Twersky, Chassidic rebbe and Harvard scholar, dies

Twersky was buried in Jerusalem in the Mount of Olives Cemetery.

Born in Boston, Twersky attended the Boston Latin School. He earned a bachelor of arts degree magna cum laude, a master of arts degree and a doctorate, from Harvard University. An ordained rabbi, he also earned a master's degree in Hebrew literature from Hebrew College.

During his life, Twersky earned international acclaim as a scholar and spiritual leader. From 1956 to 1965, he served as an instructor, assistant professor and associate professor of Hebrew and of Jewish history at Harvard.

In July 1965, Harvard named Twersky its second Nathan Littauer professor of Hebrew literature and philosophy. While holding that position, Twersky chaired Harvard's department of Near Eastern languages and literature for six years. From 1978 to 1993, he directed the Harvard Center for Jewish Studies.

Maimonides and Jewish thought were Twersky's primary research interests, and he published several books and articles on these topics. One of his books, "An Introduction to the Code of Maimonides (Mishneh Torah)," published by Yale University Press in 1980, earned him two awards: the Jewish Book Council Award for a book on Jewish thought and the Kenneth Smilen Literary Award for the best book in religious thought, given by Present Tense magazine. In addition, the World Congress for Jewish Studies in 1981 devoted a plenary session to an assessment of the book's importance.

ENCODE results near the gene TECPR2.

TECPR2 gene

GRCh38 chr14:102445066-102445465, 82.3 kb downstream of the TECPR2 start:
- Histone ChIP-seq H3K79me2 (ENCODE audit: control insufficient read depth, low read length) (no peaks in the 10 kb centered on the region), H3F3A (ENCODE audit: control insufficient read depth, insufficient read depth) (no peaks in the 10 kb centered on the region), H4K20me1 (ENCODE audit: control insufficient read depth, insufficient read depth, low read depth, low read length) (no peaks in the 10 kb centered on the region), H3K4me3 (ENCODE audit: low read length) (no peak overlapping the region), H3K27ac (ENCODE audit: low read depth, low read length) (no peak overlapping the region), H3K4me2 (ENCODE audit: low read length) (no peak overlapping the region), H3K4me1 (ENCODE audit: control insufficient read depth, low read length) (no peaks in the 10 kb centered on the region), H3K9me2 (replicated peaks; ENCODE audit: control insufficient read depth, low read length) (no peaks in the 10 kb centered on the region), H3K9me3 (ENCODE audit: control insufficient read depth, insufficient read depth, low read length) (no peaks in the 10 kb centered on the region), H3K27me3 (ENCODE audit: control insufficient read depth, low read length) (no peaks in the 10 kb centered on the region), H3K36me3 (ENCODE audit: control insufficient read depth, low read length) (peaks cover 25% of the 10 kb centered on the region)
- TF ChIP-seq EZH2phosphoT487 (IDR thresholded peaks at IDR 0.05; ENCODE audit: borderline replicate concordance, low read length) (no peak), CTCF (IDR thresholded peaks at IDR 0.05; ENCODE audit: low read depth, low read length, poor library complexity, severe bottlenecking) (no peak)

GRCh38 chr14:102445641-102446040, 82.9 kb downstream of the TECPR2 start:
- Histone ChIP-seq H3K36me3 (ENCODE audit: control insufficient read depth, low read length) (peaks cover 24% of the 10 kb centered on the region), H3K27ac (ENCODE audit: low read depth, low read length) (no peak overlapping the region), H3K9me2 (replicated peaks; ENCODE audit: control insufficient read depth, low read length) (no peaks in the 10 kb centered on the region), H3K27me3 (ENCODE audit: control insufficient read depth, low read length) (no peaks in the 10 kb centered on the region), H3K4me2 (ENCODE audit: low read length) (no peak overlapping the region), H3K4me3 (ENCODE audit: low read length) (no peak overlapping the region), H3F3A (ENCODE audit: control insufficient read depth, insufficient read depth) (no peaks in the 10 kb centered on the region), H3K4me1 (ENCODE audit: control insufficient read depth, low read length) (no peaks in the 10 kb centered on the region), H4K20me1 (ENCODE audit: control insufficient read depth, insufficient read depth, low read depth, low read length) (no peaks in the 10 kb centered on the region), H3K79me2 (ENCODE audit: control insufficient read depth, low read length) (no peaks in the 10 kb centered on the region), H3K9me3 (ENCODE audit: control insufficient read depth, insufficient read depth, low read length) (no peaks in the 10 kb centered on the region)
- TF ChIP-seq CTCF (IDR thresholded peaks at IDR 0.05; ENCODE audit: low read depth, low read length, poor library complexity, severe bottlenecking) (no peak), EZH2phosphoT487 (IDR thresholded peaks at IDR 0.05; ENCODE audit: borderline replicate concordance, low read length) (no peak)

Jay Harris, the Harry Austryn Wolfson professor of Jewish studies at Harvard, said Tuesday that Twersky's research on Jewish thought attempted to "redefine Jewish spirituality" to include "all areas of Jewish learning."

Twersky also wrote extensively on rabbinic history. In recent years, he was studying the 16th through the 19th centuries. Had he completed the research, Harris said, it would have "reshaped the way we think about the period."

Twersky's son, Mayer, said his father was often asked: "Are you a rebbe? Are you a professor? Who are you?

"People could not decipher my father's persona. They saw a world-renowned scholar, a pioneering scholar, a highly original scholar…There was no contradiction between his professorial life and his life as a rebbe.

"He engaged the world at large," the son continued. "He was a member of the academic community. At the same time, he stood apart. He could never become fully integrated…No one could fully understand him, but everyone respected him."

Both Mayer Twersky and his brother, Mosheh, characterized their father as a shy, quiet man, modest about his work and the accolades it brought him.

"He did not try to be nice and caring," said Mosheh Twersky. "If he succeeded in doing that, it was because his behavior was rooted in something much, much deeper."

Mayer Twersky added, "If you were in pain, he was in pain. And, perhaps more remarkably, if you experienced a simchah, he experienced a simchah."

Twersky is also survived by his wife, Dr. Atarah Twersky, and his daughter, Tzipporah Rosenblatt.